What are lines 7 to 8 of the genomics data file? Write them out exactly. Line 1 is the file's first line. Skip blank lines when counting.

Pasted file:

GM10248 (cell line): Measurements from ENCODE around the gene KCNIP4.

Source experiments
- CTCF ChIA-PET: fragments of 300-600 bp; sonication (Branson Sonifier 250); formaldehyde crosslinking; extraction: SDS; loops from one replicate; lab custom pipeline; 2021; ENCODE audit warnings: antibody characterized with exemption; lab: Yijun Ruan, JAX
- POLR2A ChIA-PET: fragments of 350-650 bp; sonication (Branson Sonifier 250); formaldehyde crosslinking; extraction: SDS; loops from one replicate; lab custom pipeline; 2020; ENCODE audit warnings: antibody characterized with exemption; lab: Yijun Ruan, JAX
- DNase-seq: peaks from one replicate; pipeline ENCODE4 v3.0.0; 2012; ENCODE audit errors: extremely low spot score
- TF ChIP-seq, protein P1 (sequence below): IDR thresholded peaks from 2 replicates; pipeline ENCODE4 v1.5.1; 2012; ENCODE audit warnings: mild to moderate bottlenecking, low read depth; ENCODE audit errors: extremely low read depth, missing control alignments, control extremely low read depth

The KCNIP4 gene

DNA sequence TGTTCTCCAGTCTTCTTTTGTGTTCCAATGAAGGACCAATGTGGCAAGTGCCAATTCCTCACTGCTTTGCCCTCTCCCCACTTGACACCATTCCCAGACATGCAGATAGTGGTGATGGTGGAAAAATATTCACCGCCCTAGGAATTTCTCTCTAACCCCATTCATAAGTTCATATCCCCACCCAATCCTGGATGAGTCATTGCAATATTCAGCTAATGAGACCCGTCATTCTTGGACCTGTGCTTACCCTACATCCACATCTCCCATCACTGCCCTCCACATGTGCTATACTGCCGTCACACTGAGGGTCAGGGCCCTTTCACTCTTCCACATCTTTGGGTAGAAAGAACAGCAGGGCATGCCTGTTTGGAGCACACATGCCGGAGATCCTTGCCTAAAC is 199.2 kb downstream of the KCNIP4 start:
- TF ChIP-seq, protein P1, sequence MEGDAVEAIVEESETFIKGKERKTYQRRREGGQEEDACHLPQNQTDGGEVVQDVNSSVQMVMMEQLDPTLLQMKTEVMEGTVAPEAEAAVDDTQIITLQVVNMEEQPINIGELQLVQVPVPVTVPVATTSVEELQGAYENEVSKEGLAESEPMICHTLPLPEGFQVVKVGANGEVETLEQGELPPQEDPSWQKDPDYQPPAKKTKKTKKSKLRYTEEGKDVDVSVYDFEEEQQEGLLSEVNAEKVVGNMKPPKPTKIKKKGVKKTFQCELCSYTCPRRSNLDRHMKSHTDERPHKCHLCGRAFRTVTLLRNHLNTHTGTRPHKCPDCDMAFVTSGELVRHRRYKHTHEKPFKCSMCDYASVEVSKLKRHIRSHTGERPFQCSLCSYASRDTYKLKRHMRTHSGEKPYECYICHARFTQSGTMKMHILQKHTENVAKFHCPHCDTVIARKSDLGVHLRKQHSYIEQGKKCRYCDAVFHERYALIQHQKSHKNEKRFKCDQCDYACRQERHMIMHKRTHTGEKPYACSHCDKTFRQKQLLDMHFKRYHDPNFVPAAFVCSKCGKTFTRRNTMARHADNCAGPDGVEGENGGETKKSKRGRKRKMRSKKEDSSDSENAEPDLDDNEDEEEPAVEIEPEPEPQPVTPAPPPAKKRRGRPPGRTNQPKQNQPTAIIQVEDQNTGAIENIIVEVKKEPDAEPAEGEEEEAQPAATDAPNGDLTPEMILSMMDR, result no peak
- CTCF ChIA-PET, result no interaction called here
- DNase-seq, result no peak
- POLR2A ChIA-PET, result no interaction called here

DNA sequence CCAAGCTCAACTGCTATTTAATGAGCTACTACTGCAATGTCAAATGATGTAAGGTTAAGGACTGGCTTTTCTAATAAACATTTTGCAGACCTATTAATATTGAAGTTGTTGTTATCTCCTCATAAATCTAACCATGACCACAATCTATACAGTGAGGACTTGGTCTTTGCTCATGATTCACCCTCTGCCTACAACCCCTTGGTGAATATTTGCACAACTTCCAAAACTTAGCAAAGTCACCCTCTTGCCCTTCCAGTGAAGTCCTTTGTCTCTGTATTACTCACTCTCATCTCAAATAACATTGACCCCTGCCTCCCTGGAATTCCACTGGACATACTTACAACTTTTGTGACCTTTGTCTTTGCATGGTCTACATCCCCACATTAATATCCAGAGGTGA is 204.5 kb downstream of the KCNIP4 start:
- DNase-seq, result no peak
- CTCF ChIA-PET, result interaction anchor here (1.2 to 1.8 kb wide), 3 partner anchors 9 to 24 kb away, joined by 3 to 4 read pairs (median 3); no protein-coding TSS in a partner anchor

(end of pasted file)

The KCNIP4 gene

DNA sequence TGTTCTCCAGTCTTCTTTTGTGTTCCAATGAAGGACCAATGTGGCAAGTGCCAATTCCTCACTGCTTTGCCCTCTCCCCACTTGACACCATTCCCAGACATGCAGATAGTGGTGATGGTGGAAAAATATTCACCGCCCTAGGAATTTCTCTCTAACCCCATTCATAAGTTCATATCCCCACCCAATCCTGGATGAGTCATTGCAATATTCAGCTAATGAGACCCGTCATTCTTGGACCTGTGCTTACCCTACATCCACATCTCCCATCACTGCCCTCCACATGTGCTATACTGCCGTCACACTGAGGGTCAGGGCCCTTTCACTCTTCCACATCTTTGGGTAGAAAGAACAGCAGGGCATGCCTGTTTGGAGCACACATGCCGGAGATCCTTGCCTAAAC is 199.2 kb downstream of the KCNIP4 start: